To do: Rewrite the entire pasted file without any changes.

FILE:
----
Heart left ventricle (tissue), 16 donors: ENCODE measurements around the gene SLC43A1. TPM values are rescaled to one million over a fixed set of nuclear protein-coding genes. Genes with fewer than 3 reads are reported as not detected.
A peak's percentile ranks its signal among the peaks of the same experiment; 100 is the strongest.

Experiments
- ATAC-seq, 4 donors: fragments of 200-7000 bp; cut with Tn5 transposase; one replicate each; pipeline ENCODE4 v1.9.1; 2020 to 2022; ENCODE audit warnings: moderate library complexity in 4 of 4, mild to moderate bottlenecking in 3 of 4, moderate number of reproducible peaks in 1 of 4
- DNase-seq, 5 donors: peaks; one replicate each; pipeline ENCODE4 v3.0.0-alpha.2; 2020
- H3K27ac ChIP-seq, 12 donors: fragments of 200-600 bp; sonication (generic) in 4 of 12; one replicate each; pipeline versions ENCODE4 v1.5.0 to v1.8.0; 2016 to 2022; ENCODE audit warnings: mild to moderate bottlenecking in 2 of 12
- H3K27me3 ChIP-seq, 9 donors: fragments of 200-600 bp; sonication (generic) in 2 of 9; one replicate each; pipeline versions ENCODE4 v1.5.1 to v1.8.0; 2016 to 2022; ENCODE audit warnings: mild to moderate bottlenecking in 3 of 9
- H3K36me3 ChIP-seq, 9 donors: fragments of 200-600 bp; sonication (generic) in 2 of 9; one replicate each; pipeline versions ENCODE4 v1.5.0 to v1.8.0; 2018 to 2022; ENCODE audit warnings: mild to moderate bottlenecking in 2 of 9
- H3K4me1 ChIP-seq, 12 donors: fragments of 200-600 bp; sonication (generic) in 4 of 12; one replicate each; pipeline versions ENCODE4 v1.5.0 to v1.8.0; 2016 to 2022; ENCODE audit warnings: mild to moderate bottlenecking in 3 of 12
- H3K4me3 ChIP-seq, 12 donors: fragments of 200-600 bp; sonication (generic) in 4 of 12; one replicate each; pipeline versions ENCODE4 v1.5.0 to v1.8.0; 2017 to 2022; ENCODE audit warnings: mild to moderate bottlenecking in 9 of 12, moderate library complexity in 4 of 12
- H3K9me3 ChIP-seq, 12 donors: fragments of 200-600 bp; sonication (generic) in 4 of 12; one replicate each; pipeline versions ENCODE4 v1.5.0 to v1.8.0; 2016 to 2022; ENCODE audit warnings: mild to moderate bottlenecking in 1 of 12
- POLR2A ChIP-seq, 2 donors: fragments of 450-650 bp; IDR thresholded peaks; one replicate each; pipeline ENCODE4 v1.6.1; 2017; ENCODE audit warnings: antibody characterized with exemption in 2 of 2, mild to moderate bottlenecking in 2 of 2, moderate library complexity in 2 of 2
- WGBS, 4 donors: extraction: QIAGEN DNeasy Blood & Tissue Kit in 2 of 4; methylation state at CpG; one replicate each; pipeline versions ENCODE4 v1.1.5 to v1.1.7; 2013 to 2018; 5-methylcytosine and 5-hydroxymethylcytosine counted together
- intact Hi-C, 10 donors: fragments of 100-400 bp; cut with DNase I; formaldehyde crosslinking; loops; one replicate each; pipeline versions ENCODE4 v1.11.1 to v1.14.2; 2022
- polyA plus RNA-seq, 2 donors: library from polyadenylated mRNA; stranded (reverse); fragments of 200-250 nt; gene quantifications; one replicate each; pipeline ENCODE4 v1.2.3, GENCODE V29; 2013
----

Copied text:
Heart left ventricle (tissue), 16 donors: ENCODE measurements around the gene SLC43A1. TPM values are rescaled to one million over a fixed set of nuclear protein-coding genes. Genes with fewer than 3 reads are reported as not detected.
A peak's percentile ranks its signal among the peaks of the same experiment; 100 is the strongest.

Experiments
- ATAC-seq, 4 donors: fragments of 200-7000 bp; cut with Tn5 transposase; one replicate each; pipeline ENCODE4 v1.9.1; 2020 to 2022; ENCODE audit warnings: moderate library complexity in 4 of 4, mild to moderate bottlenecking in 3 of 4, moderate number of reproducible peaks in 1 of 4
- DNase-seq, 5 donors: peaks; one replicate each; pipeline ENCODE4 v3.0.0-alpha.2; 2020
- H3K27ac ChIP-seq, 12 donors: fragments of 200-600 bp; sonication (generic) in 4 of 12; one replicate each; pipeline versions ENCODE4 v1.5.0 to v1.8.0; 2016 to 2022; ENCODE audit warnings: mild to moderate bottlenecking in 2 of 12
- H3K27me3 ChIP-seq, 9 donors: fragments of 200-600 bp; sonication (generic) in 2 of 9; one replicate each; pipeline versions ENCODE4 v1.5.1 to v1.8.0; 2016 to 2022; ENCODE audit warnings: mild to moderate bottlenecking in 3 of 9
- H3K36me3 ChIP-seq, 9 donors: fragments of 200-600 bp; sonication (generic) in 2 of 9; one replicate each; pipeline versions ENCODE4 v1.5.0 to v1.8.0; 2018 to 2022; ENCODE audit warnings: mild to moderate bottlenecking in 2 of 9
- H3K4me1 ChIP-seq, 12 donors: fragments of 200-600 bp; sonication (generic) in 4 of 12; one replicate each; pipeline versions ENCODE4 v1.5.0 to v1.8.0; 2016 to 2022; ENCODE audit warnings: mild to moderate bottlenecking in 3 of 12
- H3K4me3 ChIP-seq, 12 donors: fragments of 200-600 bp; sonication (generic) in 4 of 12; one replicate each; pipeline versions ENCODE4 v1.5.0 to v1.8.0; 2017 to 2022; ENCODE audit warnings: mild to moderate bottlenecking in 9 of 12, moderate library complexity in 4 of 12
- H3K9me3 ChIP-seq, 12 donors: fragments of 200-600 bp; sonication (generic) in 4 of 12; one replicate each; pipeline versions ENCODE4 v1.5.0 to v1.8.0; 2016 to 2022; ENCODE audit warnings: mild to moderate bottlenecking in 1 of 12
- POLR2A ChIP-seq, 2 donors: fragments of 450-650 bp; IDR thresholded peaks; one replicate each; pipeline ENCODE4 v1.6.1; 2017; ENCODE audit warnings: antibody characterized with exemption in 2 of 2, mild to moderate bottlenecking in 2 of 2, moderate library complexity in 2 of 2
- WGBS, 4 donors: extraction: QIAGEN DNeasy Blood & Tissue Kit in 2 of 4; methylation state at CpG; one replicate each; pipeline versions ENCODE4 v1.1.5 to v1.1.7; 2013 to 2018; 5-methylcytosine and 5-hydroxymethylcytosine counted together
- intact Hi-C, 10 donors: fragments of 100-400 bp; cut with DNase I; formaldehyde crosslinking; loops; one replicate each; pipeline versions ENCODE4 v1.11.1 to v1.14.2; 2022
- polyA plus RNA-seq, 2 donors: library from polyadenylated mRNA; stranded (reverse); fragments of 200-250 nt; gene quantifications; one replicate each; pipeline ENCODE4 v1.2.3, GENCODE V29; 2013